Emotional responses to the pandemic

With reference to previous studies assessing emotional responses to negative events [37, 46], the participants were asked to rate the extent of their emotional reactions to the COVID-19 pandemic in Hong Kong, including four negative emotions (afraid, anxious, nervous, and upset) and four positive emotions (happy, calm, active, and attentive). In addition, two items were included to measure their feelings in response to reduced social contact owing to social distancing measures: “I felt frustrated because of the reduced social contact” and “I felt lonely because of the reduced social contact.” The 10 emotion items were rated using a five-point scale, ranging from 1 = not at all to 5 = very much. The Cronbach’s alphas (α) of the negative and positive emotions were .90 and .75, respectively, whereas the alpha of the negative reactions to reduced social contact was .91.

Coping strategies

The measurement assessing the participants’ means to cope with the COVID-19 pandemic was adapted from the previous measures of problem-focused and emotion-focused coping strategies used in the SARS outbreak [37], which were developed based on the Brief COPE scale [47]. In particular, four items measured problem-focused coping (active coping, and instrumental support from family members, friends, and mass media) and six items measured emotion-focused coping (self-distraction, behavioral disengagement, positive reframing, use of emotional support, venting toward family members and on social media). The participants indicated how often they used each strategy to cope with the COVID-19 pandemic using a five-point scale, ranging from 1 = none to 5 = always. Higher scores represent a greater use of the strategies. The Cronbach’s alphas of the problem- and emotion-focused coping strategies were .65 and .66, respectively.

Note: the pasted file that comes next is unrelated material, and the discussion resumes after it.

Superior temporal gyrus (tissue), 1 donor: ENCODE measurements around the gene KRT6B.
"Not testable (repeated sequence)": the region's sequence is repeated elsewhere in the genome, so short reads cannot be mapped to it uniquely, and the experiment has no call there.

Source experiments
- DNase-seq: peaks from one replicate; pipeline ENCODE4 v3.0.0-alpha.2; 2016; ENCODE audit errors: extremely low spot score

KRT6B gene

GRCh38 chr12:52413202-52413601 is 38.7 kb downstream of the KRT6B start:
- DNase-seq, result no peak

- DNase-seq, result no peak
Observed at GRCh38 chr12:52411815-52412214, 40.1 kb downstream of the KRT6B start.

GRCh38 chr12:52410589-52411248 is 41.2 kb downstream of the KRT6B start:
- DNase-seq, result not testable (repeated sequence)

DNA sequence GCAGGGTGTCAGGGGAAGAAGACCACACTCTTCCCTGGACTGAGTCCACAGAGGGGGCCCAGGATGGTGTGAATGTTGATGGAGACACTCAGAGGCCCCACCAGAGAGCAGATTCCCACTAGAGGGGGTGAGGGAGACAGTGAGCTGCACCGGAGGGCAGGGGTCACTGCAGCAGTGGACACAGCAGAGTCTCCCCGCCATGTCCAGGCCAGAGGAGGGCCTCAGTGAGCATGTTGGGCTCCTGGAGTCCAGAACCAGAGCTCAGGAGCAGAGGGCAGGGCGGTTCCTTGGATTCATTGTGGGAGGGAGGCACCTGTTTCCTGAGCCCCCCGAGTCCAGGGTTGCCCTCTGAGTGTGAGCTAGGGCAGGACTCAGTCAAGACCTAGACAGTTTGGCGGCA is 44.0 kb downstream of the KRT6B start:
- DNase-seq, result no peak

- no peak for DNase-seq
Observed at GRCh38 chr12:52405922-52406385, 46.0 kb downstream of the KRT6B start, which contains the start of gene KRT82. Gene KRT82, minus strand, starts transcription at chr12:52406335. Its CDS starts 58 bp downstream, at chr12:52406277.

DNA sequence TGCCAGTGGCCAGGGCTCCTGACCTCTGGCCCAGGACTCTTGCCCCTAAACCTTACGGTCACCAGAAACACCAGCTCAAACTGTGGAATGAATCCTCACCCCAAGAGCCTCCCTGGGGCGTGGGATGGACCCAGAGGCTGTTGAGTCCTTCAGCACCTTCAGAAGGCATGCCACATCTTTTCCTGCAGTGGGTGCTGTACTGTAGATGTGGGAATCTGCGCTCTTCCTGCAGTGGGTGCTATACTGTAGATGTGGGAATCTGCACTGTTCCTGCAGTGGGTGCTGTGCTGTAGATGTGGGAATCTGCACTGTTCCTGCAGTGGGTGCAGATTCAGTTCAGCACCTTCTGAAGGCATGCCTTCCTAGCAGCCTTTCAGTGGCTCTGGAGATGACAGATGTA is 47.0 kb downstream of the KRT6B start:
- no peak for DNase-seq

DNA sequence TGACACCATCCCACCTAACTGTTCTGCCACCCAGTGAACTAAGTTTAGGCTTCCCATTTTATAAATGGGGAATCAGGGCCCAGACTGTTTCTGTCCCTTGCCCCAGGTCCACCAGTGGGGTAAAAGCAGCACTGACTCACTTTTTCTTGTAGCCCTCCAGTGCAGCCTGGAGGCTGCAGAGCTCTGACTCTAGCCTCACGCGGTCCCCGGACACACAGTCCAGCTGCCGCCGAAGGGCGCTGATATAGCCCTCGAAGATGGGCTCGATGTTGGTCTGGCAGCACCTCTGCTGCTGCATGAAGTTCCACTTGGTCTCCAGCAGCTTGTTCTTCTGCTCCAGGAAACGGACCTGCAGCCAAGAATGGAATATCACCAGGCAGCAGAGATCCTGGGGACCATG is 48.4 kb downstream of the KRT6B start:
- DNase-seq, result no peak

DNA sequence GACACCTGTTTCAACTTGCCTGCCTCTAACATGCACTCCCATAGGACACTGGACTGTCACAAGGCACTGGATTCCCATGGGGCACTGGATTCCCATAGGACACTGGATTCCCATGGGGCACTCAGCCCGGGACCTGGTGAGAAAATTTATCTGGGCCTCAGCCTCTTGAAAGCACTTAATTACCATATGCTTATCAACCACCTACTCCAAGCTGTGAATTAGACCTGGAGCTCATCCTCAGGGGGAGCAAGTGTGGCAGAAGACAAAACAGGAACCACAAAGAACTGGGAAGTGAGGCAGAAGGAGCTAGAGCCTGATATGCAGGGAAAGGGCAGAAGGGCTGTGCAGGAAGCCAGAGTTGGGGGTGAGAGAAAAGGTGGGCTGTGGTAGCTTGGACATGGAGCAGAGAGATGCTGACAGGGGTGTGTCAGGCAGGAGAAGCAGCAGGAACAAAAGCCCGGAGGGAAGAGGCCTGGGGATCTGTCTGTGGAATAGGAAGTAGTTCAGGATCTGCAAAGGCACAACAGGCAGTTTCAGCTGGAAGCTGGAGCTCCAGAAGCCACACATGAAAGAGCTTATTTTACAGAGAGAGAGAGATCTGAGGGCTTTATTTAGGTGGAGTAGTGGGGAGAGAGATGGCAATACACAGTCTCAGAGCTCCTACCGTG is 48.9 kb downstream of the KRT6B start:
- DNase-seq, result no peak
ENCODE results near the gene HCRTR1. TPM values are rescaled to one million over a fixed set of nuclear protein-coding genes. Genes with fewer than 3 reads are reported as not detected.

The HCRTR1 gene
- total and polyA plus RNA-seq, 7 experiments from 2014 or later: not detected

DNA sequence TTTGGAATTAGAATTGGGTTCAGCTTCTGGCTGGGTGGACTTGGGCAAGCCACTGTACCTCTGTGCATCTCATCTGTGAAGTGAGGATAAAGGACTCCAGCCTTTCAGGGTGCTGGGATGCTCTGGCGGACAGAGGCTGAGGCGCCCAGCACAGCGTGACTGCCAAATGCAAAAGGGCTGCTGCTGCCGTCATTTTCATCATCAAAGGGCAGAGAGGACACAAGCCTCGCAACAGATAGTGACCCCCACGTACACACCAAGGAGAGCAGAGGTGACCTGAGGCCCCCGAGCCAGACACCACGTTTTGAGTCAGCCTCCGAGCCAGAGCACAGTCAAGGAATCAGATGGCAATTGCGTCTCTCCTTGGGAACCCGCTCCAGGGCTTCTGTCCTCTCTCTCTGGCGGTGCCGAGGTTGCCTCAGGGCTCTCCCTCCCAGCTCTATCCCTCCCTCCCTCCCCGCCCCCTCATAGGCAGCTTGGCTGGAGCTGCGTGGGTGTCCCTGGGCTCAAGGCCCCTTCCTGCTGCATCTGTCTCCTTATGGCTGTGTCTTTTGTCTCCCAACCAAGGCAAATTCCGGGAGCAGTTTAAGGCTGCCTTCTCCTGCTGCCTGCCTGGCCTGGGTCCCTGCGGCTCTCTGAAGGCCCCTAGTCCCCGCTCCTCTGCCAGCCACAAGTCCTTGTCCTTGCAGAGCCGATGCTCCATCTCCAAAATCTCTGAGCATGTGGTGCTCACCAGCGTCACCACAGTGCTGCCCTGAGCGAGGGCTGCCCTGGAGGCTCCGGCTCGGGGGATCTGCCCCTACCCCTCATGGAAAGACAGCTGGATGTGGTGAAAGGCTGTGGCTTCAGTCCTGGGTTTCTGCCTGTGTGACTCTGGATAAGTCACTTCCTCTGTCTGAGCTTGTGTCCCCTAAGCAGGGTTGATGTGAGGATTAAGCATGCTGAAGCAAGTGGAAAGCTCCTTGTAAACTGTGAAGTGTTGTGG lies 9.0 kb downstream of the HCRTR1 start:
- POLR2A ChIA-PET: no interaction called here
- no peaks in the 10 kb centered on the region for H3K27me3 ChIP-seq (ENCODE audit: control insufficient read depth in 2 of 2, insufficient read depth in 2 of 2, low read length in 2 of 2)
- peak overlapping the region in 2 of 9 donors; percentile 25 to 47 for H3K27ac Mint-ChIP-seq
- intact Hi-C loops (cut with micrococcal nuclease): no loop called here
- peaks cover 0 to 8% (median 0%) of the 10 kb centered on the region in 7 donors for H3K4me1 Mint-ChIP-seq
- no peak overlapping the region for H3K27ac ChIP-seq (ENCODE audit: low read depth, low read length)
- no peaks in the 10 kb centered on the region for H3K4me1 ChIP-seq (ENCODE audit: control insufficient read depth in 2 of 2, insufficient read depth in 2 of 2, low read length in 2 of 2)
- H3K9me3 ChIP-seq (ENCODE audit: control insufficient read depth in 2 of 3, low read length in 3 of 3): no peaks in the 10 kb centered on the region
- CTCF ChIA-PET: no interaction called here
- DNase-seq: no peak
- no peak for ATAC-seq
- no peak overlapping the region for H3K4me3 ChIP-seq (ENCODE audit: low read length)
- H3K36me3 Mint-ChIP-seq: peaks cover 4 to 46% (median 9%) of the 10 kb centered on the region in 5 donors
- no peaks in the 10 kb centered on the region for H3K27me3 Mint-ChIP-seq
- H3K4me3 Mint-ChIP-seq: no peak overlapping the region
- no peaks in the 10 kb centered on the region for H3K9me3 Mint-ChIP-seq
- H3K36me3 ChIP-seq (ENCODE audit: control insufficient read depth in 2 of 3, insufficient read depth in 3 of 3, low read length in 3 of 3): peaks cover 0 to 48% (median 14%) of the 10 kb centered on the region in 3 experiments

Perceived time limitation

Given the time constraint of the telephone survey, only one item was selected and adapted from the Future Time Perspective Scale [48, 49] to measure the participants’ perceived time limitation in response to the pandemic. Specifically, “The COVID-19 pandemic makes me feel that time is running out” was rated using a five-point Likert scale, ranging from 1 = strongly disagree to 5 = strongly agree. Higher scores represent a stronger sense of limited time remaining in life.

Subjective successful aging